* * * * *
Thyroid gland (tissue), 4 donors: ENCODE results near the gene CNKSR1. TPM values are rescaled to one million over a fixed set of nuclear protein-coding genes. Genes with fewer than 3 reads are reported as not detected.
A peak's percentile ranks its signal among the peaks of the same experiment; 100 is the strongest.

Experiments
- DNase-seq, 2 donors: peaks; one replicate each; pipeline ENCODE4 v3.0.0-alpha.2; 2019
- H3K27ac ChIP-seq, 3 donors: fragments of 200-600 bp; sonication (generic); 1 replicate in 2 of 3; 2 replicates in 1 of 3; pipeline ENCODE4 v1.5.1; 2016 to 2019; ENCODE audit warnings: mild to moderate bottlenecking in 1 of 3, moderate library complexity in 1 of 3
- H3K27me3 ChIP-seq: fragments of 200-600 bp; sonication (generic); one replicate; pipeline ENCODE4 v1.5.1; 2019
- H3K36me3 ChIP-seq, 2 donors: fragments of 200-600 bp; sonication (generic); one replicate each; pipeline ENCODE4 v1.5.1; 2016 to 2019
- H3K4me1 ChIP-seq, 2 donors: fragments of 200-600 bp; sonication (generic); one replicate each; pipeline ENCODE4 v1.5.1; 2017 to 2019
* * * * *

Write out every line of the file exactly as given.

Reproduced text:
Thyroid gland (tissue), 4 donors: ENCODE results near the gene CNKSR1. TPM values are rescaled to one million over a fixed set of nuclear protein-coding genes. Genes with fewer than 3 reads are reported as not detected.
A peak's percentile ranks its signal among the peaks of the same experiment; 100 is the strongest.

Experiments
- DNase-seq, 2 donors: peaks; one replicate each; pipeline ENCODE4 v3.0.0-alpha.2; 2019
- H3K27ac ChIP-seq, 3 donors: fragments of 200-600 bp; sonication (generic); 1 replicate in 2 of 3; 2 replicates in 1 of 3; pipeline ENCODE4 v1.5.1; 2016 to 2019; ENCODE audit warnings: mild to moderate bottlenecking in 1 of 3, moderate library complexity in 1 of 3
- H3K27me3 ChIP-seq: fragments of 200-600 bp; sonication (generic); one replicate; pipeline ENCODE4 v1.5.1; 2019
- H3K36me3 ChIP-seq, 2 donors: fragments of 200-600 bp; sonication (generic); one replicate each; pipeline ENCODE4 v1.5.1; 2016 to 2019
- H3K4me1 ChIP-seq, 2 donors: fragments of 200-600 bp; sonication (generic); one replicate each; pipeline ENCODE4 v1.5.1; 2017 to 2019